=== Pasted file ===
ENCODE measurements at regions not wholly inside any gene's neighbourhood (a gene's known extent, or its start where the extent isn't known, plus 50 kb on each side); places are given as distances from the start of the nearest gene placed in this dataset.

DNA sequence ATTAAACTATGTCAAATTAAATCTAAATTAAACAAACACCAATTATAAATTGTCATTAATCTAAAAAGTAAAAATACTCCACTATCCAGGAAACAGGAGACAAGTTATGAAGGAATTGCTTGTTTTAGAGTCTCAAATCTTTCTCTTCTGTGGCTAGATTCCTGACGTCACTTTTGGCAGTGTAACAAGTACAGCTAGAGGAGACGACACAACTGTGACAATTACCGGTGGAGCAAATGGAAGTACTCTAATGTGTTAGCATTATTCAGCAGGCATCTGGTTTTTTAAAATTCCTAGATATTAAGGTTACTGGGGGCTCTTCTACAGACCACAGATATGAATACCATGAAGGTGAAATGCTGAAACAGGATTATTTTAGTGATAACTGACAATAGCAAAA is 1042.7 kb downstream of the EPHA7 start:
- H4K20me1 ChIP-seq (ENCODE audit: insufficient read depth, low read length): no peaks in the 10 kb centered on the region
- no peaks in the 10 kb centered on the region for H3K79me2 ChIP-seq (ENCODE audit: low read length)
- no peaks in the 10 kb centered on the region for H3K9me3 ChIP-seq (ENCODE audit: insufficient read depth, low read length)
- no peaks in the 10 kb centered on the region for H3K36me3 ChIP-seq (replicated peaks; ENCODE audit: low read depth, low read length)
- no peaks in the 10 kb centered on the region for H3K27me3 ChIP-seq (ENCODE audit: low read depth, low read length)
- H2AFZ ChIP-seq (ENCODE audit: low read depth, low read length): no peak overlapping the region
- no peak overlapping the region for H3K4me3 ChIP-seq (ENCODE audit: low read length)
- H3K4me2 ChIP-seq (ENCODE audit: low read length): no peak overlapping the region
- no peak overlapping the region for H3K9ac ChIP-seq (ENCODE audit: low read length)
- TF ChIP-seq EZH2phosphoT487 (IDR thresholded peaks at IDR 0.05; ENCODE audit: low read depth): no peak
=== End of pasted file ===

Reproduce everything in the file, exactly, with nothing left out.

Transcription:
ENCODE measurements at regions not wholly inside any gene's neighbourhood (a gene's known extent, or its start where the extent isn't known, plus 50 kb on each side); places are given as distances from the start of the nearest gene placed in this dataset.

DNA sequence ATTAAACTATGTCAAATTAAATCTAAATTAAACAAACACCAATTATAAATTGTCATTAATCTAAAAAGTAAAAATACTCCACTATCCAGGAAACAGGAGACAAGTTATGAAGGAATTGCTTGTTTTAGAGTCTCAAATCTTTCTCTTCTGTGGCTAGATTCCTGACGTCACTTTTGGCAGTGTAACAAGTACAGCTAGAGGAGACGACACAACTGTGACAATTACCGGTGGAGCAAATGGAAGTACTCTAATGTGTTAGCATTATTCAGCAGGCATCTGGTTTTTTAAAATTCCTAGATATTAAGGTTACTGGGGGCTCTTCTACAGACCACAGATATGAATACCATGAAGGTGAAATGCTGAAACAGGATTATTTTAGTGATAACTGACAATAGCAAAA is 1042.7 kb downstream of the EPHA7 start:
- H4K20me1 ChIP-seq (ENCODE audit: insufficient read depth, low read length): no peaks in the 10 kb centered on the region
- no peaks in the 10 kb centered on the region for H3K79me2 ChIP-seq (ENCODE audit: low read length)
- no peaks in the 10 kb centered on the region for H3K9me3 ChIP-seq (ENCODE audit: insufficient read depth, low read length)
- no peaks in the 10 kb centered on the region for H3K36me3 ChIP-seq (replicated peaks; ENCODE audit: low read depth, low read length)
- no peaks in the 10 kb centered on the region for H3K27me3 ChIP-seq (ENCODE audit: low read depth, low read length)
- H2AFZ ChIP-seq (ENCODE audit: low read depth, low read length): no peak overlapping the region
- no peak overlapping the region for H3K4me3 ChIP-seq (ENCODE audit: low read length)
- H3K4me2 ChIP-seq (ENCODE audit: low read length): no peak overlapping the region
- no peak overlapping the region for H3K9ac ChIP-seq (ENCODE audit: low read length)
- TF ChIP-seq EZH2phosphoT487 (IDR thresholded peaks at IDR 0.05; ENCODE audit: low read depth): no peak